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“Incompetence is what we’re good at…”

crossAs part of my Lenten discipline this year I have been reading Christopher J.H. Wright’s new book To the Cross (IVP -2017).  This book is based on Holy Week sermons that he has preached through the years at All Souls Church, Langham Place, London.  Dr. Wright is a Cambridge University trained Old Testament scholar who is now the international director of the Langham Partnership, the successor to the late John R.W. Stott.  After reading his prophetic keynote address at the Third Lausanne Congress on World Evangelization in Cape Town, South Africa, in 2010, Dr. Wright has become one of my “go to” sources on all matters Biblical, missional and theological.

The chapter in To the Cross that has most stirred my head and heart so far is the one on “Peter’s Denial” based on Matthew 26:69-75.  This text is the familiar Gospel story of Peter’s threefold denial in the courtyard of the high priest after Jesus’ arrest in the garden.  Dr. Wright’s sermonic reflections on this text get organized under the big idea that “failure is a fact in the Bible” (37).  Quoting from his favorite book (The Book of Heroic Failures by Stephen Pile), Dr. Wright observes that “incompetence is what we’re good at.”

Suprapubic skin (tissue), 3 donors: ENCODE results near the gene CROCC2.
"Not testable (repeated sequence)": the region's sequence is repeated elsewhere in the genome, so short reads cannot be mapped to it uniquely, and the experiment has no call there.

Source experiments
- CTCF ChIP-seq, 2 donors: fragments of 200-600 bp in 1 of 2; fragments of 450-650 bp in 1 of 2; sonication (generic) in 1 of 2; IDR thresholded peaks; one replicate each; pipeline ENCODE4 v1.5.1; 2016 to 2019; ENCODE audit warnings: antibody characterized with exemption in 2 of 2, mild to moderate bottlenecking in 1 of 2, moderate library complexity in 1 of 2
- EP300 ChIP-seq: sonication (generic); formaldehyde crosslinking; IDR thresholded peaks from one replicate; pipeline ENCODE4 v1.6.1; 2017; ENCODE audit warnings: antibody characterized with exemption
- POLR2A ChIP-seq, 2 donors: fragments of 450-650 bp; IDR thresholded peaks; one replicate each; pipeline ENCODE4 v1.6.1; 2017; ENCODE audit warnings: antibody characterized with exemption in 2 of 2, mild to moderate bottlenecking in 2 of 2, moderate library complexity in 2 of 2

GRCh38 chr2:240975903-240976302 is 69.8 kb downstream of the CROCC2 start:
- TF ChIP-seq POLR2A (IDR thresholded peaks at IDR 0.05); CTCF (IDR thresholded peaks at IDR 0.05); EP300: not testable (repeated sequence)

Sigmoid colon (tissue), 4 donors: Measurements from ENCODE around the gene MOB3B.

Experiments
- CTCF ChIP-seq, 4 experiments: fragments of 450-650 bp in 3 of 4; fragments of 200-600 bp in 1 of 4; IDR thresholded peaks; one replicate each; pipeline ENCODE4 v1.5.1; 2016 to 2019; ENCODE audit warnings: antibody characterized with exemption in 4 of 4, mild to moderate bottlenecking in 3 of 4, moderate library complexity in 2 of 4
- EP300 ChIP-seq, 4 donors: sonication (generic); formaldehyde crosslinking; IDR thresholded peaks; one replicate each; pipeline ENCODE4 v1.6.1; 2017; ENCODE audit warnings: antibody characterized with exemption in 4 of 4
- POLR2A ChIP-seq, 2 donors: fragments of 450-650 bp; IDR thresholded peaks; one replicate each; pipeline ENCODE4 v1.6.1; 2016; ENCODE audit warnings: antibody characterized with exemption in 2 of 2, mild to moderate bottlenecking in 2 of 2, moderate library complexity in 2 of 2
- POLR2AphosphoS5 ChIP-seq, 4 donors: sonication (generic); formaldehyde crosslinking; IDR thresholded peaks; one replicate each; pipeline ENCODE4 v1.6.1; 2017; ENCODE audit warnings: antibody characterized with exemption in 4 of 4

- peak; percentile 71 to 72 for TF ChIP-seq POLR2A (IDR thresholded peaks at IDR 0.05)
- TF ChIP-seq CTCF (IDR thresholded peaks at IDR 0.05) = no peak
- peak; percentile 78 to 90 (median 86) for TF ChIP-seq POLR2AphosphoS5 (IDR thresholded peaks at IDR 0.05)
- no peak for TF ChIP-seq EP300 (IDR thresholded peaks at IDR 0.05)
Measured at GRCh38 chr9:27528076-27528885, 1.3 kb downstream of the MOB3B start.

Bible2

He asks his readers to “think about it,” to “do a mental scan of the Bible.”  When he did this himself, Dr. Wright concluded that “the whole Bible, from beginning to end, is a story of human failure (with the single exception of then Lord Jesus Christ himself)” (38).  And the evidence that he amassed in support of this conclusion included these Biblical citations –